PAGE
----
The latest article in a series of the Matador Network travel website on bothering a specific group of people is about Hungarians. The author is Colm FitzGerald, who lives in Ventura, California with his Hungarian wife, Anita and their dog, Whoopi.
The author first visited Hungary in 2005 with Anita, and he returned 12 times after they got married 6 years ago. Now they run their business together and spend all day side by side. He ironically states that he is highly qualified and well-trained in pissing Hungarian people off.
Colm FitzGerald’s first advice on bothering Hungarians is to actually write an article about bothering them. ´No matter what I write below this line, a Hungarian living somewhere, maybe in Tuvalu, will be pissed off about it´ -states the author.
An actual advice mentioned is refusing to drink ´házi pálinka´ when travelling to Hungary, which will surely offend the host. The second advice for the visitor is to assume that life is much better than it was during the communism. Hungarians are proud of their cuisine, so if someone doesn’t eat local food, they will definitely trigger disapproval. Make jokes about ´hungry Hungarians´ or say that ´I’m hungry, too´ -suggests FitzGerald as the next point.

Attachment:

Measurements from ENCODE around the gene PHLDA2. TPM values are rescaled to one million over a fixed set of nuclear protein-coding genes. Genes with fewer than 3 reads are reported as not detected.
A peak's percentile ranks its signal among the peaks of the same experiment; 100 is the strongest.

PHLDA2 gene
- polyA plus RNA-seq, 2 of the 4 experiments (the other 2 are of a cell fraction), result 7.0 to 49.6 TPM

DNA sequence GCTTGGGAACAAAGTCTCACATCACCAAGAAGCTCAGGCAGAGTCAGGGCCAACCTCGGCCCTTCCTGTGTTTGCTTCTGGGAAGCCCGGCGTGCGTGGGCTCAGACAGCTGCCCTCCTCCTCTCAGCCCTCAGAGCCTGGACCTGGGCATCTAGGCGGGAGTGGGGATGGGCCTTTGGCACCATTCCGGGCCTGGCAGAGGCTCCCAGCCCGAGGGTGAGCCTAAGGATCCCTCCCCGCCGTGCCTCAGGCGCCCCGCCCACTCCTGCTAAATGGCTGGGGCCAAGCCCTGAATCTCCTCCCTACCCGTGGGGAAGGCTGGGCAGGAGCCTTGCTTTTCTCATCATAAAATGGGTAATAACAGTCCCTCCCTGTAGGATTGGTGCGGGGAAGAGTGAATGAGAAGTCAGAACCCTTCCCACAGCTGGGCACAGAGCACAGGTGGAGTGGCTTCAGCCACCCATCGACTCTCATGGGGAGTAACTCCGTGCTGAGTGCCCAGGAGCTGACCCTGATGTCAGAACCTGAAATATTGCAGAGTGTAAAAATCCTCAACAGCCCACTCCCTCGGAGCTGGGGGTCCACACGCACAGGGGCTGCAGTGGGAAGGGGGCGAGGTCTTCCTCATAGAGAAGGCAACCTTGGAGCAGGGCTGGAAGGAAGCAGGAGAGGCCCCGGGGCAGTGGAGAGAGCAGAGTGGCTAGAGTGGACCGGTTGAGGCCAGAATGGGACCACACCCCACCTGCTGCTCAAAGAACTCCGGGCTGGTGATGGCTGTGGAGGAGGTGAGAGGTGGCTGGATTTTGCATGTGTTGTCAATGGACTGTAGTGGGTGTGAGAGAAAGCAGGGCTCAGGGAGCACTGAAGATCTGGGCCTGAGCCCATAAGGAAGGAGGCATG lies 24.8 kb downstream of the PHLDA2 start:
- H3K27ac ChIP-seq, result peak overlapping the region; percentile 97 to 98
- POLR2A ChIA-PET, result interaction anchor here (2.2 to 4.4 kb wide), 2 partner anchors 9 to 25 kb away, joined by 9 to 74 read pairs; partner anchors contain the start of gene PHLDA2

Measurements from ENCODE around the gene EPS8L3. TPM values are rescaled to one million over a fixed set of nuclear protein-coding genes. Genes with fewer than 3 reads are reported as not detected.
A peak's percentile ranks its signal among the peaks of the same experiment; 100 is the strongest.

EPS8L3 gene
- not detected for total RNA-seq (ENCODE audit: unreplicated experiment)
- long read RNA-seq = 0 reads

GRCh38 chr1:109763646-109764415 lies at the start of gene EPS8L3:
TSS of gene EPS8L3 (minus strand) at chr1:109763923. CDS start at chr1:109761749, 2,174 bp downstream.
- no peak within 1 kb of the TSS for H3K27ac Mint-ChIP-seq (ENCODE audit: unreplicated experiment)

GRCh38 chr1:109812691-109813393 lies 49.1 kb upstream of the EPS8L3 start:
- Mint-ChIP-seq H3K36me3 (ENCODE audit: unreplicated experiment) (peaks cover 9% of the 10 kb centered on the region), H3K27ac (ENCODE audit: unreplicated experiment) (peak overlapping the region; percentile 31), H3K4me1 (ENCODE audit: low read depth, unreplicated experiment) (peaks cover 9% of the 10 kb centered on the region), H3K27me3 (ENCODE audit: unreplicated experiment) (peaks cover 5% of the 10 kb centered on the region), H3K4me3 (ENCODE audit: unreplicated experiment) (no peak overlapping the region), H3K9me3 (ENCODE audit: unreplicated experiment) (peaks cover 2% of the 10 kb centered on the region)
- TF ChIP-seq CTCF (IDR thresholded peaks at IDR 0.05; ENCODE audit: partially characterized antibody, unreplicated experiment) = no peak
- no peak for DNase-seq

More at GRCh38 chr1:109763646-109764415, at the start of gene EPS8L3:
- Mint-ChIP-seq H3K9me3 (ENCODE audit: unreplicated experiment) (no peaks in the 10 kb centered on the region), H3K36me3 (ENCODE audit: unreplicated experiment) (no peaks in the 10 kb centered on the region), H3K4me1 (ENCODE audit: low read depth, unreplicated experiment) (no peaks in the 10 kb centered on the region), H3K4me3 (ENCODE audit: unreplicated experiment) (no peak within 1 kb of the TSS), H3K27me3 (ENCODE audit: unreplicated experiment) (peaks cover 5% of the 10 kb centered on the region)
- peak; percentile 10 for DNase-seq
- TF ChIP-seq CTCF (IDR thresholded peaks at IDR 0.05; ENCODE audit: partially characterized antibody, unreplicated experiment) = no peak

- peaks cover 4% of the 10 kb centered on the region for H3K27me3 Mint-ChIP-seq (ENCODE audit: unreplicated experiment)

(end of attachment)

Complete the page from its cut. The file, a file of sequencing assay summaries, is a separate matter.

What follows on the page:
´Lump Hungarians in with all the other Slavic peoples of Central and Eastern Europe´ -states another advice. Talking about the Treaty of Trianon in an insensitive manner is a further good tip to annoy Hungarians, as one should only mention history or politics during a conversation if they know exactly what they are talking about. The author finishes the article by encouraging his readers to learn some Hungarian cuss words.
The purpose of the series on the Matador Network that attracts 2 million readers monthly, is to understand different cultures, sometimes giving advice on pissing them off in the meantime. It includes telling Lithuanians about assuming that they are Russian and only drink vodka; asking people in Alaska whether they speak English, know Sarah Palin, or looking for penguins. One can annoy a Singaporean by asking them about the chewing gum ban or trashing their local hawker delicacies. These articles are mostly written by authors who belong to the given group of people, so the Hungarian article counts as an exception.
by Reka Jancskar